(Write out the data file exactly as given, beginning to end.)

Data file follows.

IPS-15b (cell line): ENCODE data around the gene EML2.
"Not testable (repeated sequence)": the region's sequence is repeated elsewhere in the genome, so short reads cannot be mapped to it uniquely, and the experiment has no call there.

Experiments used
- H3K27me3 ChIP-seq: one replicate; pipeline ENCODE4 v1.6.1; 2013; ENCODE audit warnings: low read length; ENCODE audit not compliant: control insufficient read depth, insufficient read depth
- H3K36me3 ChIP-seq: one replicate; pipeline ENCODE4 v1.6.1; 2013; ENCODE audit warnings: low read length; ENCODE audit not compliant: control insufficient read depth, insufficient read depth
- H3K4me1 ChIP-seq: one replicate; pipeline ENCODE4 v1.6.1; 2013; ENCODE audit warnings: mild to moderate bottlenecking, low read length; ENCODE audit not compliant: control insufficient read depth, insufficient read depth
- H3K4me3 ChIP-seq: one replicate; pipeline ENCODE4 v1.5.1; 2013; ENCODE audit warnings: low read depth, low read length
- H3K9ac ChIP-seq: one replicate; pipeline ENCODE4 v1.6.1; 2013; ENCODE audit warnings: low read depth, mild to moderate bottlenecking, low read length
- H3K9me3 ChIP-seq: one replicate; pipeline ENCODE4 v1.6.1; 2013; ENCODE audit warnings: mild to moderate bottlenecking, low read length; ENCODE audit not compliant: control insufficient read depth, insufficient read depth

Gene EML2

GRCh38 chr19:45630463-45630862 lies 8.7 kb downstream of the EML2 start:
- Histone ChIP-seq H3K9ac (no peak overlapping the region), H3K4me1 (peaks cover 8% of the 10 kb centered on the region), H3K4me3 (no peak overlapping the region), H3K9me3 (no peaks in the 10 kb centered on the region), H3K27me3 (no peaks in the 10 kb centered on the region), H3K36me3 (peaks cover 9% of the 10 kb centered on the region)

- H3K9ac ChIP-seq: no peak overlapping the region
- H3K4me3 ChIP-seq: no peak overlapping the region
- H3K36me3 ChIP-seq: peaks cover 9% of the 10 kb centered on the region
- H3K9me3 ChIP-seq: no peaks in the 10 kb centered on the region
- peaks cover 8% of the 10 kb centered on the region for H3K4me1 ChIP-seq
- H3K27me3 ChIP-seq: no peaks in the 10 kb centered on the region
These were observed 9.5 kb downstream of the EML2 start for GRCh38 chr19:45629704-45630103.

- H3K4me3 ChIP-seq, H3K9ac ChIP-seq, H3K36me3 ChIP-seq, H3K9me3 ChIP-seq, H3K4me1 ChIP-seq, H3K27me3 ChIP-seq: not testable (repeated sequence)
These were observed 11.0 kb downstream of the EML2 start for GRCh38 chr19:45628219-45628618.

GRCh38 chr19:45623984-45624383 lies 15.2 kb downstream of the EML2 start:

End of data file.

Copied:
IPS-15b (cell line): ENCODE data around the gene EML2.
"Not testable (repeated sequence)": the region's sequence is repeated elsewhere in the genome, so short reads cannot be mapped to it uniquely, and the experiment has no call there.

Experiments used
- H3K27me3 ChIP-seq: one replicate; pipeline ENCODE4 v1.6.1; 2013; ENCODE audit warnings: low read length; ENCODE audit not compliant: control insufficient read depth, insufficient read depth
- H3K36me3 ChIP-seq: one replicate; pipeline ENCODE4 v1.6.1; 2013; ENCODE audit warnings: low read length; ENCODE audit not compliant: control insufficient read depth, insufficient read depth
- H3K4me1 ChIP-seq: one replicate; pipeline ENCODE4 v1.6.1; 2013; ENCODE audit warnings: mild to moderate bottlenecking, low read length; ENCODE audit not compliant: control insufficient read depth, insufficient read depth
- H3K4me3 ChIP-seq: one replicate; pipeline ENCODE4 v1.5.1; 2013; ENCODE audit warnings: low read depth, low read length
- H3K9ac ChIP-seq: one replicate; pipeline ENCODE4 v1.6.1; 2013; ENCODE audit warnings: low read depth, mild to moderate bottlenecking, low read length
- H3K9me3 ChIP-seq: one replicate; pipeline ENCODE4 v1.6.1; 2013; ENCODE audit warnings: mild to moderate bottlenecking, low read length; ENCODE audit not compliant: control insufficient read depth, insufficient read depth

Gene EML2

GRCh38 chr19:45630463-45630862 lies 8.7 kb downstream of the EML2 start:
- Histone ChIP-seq H3K9ac (no peak overlapping the region), H3K4me1 (peaks cover 8% of the 10 kb centered on the region), H3K4me3 (no peak overlapping the region), H3K9me3 (no peaks in the 10 kb centered on the region), H3K27me3 (no peaks in the 10 kb centered on the region), H3K36me3 (peaks cover 9% of the 10 kb centered on the region)

- H3K9ac ChIP-seq: no peak overlapping the region
- H3K4me3 ChIP-seq: no peak overlapping the region
- H3K36me3 ChIP-seq: peaks cover 9% of the 10 kb centered on the region
- H3K9me3 ChIP-seq: no peaks in the 10 kb centered on the region
- peaks cover 8% of the 10 kb centered on the region for H3K4me1 ChIP-seq
- H3K27me3 ChIP-seq: no peaks in the 10 kb centered on the region
These were observed 9.5 kb downstream of the EML2 start for GRCh38 chr19:45629704-45630103.

- H3K4me3 ChIP-seq, H3K9ac ChIP-seq, H3K36me3 ChIP-seq, H3K9me3 ChIP-seq, H3K4me1 ChIP-seq, H3K27me3 ChIP-seq: not testable (repeated sequence)
These were observed 11.0 kb downstream of the EML2 start for GRCh38 chr19:45628219-45628618.

GRCh38 chr19:45623984-45624383 lies 15.2 kb downstream of the EML2 start: